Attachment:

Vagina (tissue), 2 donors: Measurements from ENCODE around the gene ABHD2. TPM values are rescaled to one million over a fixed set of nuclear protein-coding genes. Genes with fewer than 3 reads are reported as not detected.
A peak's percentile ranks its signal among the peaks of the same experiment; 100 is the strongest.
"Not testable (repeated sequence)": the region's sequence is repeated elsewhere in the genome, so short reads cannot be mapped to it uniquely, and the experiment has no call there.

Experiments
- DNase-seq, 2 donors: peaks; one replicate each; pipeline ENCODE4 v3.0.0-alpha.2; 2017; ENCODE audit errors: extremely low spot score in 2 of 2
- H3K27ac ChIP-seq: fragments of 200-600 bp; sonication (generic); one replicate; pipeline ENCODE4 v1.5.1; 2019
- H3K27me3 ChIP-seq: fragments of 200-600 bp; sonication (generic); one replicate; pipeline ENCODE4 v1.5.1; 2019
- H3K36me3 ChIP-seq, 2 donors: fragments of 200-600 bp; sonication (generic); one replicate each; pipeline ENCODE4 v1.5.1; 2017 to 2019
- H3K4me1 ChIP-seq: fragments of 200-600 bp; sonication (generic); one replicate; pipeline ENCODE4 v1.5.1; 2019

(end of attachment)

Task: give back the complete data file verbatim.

Vagina (tissue), 2 donors: Measurements from ENCODE around the gene ABHD2. TPM values are rescaled to one million over a fixed set of nuclear protein-coding genes. Genes with fewer than 3 reads are reported as not detected.
A peak's percentile ranks its signal among the peaks of the same experiment; 100 is the strongest.
"Not testable (repeated sequence)": the region's sequence is repeated elsewhere in the genome, so short reads cannot be mapped to it uniquely, and the experiment has no call there.

Experiments
- DNase-seq, 2 donors: peaks; one replicate each; pipeline ENCODE4 v3.0.0-alpha.2; 2017; ENCODE audit errors: extremely low spot score in 2 of 2
- H3K27ac ChIP-seq: fragments of 200-600 bp; sonication (generic); one replicate; pipeline ENCODE4 v1.5.1; 2019
- H3K27me3 ChIP-seq: fragments of 200-600 bp; sonication (generic); one replicate; pipeline ENCODE4 v1.5.1; 2019
- H3K36me3 ChIP-seq, 2 donors: fragments of 200-600 bp; sonication (generic); one replicate each; pipeline ENCODE4 v1.5.1; 2017 to 2019
- H3K4me1 ChIP-seq: fragments of 200-600 bp; sonication (generic); one replicate; pipeline ENCODE4 v1.5.1; 2019